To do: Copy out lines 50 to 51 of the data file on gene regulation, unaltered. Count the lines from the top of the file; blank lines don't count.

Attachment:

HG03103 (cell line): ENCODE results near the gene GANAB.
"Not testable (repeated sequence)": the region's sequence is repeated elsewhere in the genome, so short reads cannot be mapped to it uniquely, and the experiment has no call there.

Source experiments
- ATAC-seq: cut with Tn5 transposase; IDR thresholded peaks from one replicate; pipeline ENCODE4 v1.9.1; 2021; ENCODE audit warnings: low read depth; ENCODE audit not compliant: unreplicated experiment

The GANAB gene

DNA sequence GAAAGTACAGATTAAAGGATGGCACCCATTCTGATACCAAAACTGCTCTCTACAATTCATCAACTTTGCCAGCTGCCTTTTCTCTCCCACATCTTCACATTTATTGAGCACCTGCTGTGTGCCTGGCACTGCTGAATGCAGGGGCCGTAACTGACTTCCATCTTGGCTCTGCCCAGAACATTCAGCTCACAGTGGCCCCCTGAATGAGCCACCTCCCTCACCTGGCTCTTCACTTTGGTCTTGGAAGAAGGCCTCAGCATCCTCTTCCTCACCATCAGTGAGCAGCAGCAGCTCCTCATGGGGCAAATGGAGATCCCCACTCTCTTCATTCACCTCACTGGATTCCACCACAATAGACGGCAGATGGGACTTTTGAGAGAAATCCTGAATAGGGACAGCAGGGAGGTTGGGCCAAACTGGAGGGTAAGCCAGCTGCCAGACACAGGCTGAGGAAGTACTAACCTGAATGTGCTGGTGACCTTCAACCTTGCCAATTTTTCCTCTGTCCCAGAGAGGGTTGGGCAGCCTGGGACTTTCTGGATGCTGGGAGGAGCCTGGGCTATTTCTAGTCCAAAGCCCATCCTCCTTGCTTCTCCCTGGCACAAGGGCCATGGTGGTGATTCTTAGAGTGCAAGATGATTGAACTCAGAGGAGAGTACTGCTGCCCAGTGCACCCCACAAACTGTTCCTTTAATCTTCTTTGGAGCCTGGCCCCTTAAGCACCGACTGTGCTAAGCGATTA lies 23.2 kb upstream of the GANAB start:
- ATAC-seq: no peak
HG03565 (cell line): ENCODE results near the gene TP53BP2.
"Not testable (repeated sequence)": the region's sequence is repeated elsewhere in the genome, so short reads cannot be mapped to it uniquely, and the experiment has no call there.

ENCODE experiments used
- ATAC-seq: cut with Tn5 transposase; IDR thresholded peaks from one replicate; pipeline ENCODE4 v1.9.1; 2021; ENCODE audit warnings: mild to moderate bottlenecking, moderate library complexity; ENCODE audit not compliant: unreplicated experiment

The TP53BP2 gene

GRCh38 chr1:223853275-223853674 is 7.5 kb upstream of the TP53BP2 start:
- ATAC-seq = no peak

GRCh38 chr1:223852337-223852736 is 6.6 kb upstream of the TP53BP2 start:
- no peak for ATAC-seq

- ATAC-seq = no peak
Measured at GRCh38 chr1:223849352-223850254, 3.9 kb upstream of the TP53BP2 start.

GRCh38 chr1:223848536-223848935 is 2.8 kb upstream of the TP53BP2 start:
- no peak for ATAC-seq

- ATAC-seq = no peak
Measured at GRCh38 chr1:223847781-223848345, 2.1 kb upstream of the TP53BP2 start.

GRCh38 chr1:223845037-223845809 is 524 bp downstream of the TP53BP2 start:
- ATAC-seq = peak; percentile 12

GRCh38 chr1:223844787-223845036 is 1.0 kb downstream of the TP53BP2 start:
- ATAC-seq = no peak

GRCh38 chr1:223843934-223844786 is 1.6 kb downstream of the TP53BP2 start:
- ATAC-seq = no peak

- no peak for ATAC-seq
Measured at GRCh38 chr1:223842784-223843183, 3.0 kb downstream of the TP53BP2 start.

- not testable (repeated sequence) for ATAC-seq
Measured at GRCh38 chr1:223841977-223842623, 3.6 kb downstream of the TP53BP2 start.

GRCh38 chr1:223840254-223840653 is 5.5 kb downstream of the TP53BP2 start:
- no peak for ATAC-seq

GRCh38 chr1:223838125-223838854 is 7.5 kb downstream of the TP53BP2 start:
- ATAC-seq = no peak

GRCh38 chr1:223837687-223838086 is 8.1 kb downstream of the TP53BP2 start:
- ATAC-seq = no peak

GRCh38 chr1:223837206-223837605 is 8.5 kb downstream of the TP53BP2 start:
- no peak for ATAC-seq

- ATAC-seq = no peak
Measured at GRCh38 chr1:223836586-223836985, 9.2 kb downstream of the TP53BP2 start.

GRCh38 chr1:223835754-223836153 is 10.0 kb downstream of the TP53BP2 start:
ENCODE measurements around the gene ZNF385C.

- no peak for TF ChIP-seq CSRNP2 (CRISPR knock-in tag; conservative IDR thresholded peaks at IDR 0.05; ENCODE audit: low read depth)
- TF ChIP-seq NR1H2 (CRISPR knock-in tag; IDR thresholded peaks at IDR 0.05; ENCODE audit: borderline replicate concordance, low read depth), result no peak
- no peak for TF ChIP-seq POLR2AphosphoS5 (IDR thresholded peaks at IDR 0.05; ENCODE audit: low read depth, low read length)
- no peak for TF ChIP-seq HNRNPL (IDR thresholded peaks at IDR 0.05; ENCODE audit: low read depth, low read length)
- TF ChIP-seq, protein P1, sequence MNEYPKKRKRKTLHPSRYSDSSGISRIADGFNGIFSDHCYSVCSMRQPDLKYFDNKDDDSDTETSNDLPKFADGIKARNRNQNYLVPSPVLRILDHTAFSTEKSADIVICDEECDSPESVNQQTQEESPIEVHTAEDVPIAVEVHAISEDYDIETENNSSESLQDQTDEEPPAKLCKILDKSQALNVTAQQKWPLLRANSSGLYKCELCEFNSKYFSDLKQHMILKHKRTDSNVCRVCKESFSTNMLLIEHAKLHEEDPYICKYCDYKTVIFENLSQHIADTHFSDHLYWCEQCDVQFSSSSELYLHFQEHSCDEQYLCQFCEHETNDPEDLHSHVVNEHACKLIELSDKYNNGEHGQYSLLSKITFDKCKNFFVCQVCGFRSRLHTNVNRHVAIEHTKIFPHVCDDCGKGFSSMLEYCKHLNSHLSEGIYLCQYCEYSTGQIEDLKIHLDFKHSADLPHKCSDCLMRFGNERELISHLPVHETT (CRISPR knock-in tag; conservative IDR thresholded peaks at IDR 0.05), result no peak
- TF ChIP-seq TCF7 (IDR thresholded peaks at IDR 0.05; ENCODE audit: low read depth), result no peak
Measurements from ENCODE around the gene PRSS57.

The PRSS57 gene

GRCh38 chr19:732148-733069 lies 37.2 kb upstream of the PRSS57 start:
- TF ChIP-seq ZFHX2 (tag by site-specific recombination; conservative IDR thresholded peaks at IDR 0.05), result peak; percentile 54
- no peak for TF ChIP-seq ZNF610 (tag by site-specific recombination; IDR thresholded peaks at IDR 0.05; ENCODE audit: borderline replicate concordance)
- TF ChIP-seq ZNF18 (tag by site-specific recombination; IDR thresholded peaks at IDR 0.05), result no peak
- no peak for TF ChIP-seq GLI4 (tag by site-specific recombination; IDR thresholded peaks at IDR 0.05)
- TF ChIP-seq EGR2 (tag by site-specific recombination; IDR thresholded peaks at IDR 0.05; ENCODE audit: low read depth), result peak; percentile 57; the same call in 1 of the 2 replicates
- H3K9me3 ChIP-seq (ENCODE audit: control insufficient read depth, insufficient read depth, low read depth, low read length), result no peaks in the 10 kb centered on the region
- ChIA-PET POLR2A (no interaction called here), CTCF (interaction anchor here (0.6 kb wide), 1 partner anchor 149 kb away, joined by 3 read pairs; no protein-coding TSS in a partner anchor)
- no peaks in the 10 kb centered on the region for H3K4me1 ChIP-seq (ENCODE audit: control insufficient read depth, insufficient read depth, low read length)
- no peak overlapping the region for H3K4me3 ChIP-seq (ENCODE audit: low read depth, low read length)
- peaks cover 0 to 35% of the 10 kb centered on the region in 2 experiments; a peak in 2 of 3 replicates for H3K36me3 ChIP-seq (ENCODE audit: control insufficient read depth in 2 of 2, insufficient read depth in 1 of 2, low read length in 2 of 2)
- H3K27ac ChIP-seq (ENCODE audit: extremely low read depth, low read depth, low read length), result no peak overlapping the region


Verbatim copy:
- TF ChIP-seq TCF7 (IDR thresholded peaks at IDR 0.05; ENCODE audit: low read depth), result no peak
Measurements from ENCODE around the gene PRSS57.